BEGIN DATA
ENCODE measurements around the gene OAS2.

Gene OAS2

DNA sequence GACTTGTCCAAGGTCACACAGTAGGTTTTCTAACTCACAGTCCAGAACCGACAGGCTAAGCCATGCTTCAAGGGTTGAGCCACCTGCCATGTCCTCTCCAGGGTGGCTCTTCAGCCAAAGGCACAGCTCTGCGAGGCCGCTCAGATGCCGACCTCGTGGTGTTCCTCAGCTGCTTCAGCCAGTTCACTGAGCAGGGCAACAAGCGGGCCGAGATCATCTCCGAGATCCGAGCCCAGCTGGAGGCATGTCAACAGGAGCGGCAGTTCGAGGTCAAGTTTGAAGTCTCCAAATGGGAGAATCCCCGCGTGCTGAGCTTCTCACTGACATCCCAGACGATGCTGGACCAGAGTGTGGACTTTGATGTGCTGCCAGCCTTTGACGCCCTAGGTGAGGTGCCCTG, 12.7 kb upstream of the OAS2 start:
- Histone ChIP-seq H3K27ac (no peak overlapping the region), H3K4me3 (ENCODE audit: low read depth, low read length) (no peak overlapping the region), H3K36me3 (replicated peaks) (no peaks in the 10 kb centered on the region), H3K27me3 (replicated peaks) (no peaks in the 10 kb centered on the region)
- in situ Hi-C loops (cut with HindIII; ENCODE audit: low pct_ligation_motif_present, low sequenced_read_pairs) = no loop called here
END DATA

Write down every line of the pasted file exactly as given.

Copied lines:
ENCODE measurements around the gene OAS2.

Gene OAS2

DNA sequence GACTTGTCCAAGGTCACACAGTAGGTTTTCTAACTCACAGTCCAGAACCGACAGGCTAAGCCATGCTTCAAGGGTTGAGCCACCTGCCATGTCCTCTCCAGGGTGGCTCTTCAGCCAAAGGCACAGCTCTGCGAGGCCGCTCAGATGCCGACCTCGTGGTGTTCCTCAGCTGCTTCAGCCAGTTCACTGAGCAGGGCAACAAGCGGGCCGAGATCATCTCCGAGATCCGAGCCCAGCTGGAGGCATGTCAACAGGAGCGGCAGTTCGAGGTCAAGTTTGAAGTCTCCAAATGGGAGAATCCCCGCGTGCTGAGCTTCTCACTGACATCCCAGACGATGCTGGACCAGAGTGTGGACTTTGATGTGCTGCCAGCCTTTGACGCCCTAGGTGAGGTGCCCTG, 12.7 kb upstream of the OAS2 start:
- Histone ChIP-seq H3K27ac (no peak overlapping the region), H3K4me3 (ENCODE audit: low read depth, low read length) (no peak overlapping the region), H3K36me3 (replicated peaks) (no peaks in the 10 kb centered on the region), H3K27me3 (replicated peaks) (no peaks in the 10 kb centered on the region)
- in situ Hi-C loops (cut with HindIII; ENCODE audit: low pct_ligation_motif_present, low sequenced_read_pairs) = no loop called here